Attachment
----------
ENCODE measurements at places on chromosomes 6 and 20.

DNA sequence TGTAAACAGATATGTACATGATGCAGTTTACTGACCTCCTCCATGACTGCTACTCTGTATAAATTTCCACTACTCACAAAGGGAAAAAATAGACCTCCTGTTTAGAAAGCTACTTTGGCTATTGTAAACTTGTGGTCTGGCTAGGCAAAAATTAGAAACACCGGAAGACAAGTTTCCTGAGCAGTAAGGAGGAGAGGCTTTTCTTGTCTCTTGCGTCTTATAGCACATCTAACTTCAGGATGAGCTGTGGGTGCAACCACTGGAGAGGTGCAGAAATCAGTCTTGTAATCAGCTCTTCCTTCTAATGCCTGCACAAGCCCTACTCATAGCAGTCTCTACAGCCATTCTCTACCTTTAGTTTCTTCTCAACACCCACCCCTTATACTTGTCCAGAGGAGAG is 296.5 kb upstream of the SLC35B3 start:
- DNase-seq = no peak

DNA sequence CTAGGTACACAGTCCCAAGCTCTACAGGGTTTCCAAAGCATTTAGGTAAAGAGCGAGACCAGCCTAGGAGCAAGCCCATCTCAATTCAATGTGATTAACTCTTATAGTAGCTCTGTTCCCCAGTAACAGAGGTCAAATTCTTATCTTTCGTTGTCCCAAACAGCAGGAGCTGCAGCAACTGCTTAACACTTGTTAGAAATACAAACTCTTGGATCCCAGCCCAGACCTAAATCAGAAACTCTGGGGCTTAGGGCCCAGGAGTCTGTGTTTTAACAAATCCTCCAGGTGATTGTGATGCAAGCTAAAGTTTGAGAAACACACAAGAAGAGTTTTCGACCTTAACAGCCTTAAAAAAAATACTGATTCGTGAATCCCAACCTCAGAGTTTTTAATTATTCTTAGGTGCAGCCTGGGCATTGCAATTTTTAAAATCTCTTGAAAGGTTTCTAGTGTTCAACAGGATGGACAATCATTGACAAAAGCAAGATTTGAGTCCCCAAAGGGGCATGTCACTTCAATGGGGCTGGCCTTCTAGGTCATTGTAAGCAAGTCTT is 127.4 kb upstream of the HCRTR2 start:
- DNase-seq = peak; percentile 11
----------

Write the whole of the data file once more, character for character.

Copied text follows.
ENCODE measurements at places on chromosomes 6 and 20.

DNA sequence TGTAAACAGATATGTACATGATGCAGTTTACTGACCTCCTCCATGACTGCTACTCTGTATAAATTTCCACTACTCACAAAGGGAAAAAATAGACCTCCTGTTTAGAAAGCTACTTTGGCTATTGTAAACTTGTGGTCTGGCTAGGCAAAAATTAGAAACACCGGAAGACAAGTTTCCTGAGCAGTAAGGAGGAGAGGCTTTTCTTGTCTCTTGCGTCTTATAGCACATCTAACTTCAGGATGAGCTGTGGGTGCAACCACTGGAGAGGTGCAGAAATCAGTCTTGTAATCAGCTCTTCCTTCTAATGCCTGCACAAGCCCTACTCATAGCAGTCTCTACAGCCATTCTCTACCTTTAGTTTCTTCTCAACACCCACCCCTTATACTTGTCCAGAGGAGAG is 296.5 kb upstream of the SLC35B3 start:
- DNase-seq = no peak

DNA sequence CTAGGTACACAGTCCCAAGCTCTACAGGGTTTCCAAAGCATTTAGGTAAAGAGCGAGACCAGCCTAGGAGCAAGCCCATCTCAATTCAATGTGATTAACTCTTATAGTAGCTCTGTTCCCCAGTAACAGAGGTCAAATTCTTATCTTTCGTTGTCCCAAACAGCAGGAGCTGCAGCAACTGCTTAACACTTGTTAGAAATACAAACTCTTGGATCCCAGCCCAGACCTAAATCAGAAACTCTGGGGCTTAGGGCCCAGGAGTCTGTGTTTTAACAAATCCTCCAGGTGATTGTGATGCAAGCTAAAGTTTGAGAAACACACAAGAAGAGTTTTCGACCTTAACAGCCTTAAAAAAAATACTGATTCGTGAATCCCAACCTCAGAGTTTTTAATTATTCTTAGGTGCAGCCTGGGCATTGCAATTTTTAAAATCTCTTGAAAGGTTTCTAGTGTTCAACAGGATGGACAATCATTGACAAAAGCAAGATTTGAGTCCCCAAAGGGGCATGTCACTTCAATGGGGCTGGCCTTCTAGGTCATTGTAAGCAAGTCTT is 127.4 kb upstream of the HCRTR2 start:
- DNase-seq = peak; percentile 11